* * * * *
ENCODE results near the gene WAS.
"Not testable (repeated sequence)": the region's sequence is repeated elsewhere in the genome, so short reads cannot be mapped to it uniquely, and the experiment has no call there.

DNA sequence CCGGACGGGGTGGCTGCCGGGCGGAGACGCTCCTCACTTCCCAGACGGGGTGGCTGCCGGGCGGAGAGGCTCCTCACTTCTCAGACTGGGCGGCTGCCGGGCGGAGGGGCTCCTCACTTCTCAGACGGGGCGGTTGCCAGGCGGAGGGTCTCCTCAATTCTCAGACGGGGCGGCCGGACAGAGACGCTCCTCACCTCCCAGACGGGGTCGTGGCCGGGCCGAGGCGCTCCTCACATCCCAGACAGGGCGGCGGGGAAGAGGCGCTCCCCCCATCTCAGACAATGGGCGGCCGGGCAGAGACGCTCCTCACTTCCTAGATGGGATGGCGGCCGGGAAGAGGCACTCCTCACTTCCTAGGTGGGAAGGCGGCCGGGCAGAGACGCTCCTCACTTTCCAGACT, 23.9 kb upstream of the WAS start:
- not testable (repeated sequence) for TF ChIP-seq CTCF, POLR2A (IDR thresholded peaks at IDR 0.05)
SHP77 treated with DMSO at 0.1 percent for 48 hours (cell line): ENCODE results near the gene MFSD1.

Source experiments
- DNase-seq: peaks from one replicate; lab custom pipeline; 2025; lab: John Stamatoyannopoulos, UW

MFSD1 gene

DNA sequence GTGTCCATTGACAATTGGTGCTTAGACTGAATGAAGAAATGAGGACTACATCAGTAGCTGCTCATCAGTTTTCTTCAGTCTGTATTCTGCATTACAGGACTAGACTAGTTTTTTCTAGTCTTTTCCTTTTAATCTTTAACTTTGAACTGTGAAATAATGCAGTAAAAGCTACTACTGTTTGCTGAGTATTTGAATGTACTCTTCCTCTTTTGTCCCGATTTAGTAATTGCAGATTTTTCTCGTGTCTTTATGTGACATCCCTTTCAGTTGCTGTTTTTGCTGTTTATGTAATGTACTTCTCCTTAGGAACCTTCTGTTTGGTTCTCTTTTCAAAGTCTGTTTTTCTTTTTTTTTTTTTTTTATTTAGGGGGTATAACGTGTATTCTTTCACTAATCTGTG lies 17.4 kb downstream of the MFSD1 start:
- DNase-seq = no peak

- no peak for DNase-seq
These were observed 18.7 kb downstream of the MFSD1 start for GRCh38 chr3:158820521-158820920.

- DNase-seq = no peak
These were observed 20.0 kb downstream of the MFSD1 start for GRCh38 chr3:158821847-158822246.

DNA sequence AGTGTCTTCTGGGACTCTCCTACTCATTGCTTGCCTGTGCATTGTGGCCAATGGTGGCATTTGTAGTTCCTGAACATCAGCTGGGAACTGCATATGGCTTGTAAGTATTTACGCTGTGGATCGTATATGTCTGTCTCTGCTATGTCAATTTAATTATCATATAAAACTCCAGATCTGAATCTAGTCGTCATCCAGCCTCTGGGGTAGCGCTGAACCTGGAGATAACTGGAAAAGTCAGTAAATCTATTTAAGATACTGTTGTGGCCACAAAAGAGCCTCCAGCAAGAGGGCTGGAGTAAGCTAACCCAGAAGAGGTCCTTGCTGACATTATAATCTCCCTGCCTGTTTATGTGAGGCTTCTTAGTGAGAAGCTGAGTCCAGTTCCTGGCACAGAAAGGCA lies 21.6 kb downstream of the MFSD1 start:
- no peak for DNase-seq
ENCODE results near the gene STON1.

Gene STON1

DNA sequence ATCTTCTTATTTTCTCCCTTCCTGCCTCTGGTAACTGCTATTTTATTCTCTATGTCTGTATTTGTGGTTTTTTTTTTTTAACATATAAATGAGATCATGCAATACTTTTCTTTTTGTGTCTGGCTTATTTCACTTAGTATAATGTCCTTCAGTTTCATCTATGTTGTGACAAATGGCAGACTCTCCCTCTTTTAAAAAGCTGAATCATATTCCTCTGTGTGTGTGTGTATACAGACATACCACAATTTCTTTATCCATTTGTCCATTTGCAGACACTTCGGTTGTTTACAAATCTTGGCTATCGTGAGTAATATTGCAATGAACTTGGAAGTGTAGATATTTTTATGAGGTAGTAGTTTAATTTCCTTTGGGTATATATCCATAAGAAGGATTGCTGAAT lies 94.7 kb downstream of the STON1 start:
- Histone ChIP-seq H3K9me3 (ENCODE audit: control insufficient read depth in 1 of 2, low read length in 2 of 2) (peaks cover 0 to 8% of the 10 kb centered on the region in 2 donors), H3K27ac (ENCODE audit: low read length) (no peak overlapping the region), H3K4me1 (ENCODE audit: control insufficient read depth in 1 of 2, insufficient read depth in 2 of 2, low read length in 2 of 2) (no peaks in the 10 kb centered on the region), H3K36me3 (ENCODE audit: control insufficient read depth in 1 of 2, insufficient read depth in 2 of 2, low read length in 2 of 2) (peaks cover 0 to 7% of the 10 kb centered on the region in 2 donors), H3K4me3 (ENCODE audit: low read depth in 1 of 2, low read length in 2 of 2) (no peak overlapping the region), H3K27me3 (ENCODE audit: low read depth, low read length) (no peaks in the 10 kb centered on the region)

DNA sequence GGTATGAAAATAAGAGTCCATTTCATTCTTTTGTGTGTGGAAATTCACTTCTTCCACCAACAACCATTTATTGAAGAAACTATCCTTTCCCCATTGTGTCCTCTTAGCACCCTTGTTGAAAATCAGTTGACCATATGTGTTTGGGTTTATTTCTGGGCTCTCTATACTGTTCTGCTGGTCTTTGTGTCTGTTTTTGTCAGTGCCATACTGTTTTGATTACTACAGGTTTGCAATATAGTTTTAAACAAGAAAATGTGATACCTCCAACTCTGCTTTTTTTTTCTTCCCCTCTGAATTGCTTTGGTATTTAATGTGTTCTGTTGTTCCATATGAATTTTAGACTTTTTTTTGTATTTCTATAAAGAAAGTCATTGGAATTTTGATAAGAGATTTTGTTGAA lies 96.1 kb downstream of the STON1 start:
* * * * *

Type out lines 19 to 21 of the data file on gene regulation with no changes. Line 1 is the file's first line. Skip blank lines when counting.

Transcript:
DNA sequence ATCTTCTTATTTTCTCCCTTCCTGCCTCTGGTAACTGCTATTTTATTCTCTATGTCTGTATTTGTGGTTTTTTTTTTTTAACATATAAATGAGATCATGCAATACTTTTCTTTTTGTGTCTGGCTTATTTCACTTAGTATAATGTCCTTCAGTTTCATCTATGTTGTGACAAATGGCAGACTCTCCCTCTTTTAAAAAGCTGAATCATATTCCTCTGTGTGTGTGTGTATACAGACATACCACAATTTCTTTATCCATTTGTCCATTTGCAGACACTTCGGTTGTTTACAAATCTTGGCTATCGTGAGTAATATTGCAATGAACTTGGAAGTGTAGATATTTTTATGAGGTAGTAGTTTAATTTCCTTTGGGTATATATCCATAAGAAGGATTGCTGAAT lies 94.7 kb downstream of the STON1 start:
- Histone ChIP-seq H3K9me3 (ENCODE audit: control insufficient read depth in 1 of 2, low read length in 2 of 2) (peaks cover 0 to 8% of the 10 kb centered on the region in 2 donors), H3K27ac (ENCODE audit: low read length) (no peak overlapping the region), H3K4me1 (ENCODE audit: control insufficient read depth in 1 of 2, insufficient read depth in 2 of 2, low read length in 2 of 2) (no peaks in the 10 kb centered on the region), H3K36me3 (ENCODE audit: control insufficient read depth in 1 of 2, insufficient read depth in 2 of 2, low read length in 2 of 2) (peaks cover 0 to 7% of the 10 kb centered on the region in 2 donors), H3K4me3 (ENCODE audit: low read depth in 1 of 2, low read length in 2 of 2) (no peak overlapping the region), H3K27me3 (ENCODE audit: low read depth, low read length) (no peaks in the 10 kb centered on the region)

DNA sequence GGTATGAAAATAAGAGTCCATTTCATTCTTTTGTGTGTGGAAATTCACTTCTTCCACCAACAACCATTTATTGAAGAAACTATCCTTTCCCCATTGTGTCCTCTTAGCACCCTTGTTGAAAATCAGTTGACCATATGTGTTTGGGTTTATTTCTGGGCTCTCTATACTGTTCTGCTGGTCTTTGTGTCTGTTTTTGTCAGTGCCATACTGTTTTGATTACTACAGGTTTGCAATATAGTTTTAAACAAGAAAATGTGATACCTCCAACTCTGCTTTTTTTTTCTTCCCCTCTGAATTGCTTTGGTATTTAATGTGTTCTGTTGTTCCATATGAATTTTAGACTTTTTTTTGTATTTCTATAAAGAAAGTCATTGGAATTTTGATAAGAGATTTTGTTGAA lies 96.1 kb downstream of the STON1 start: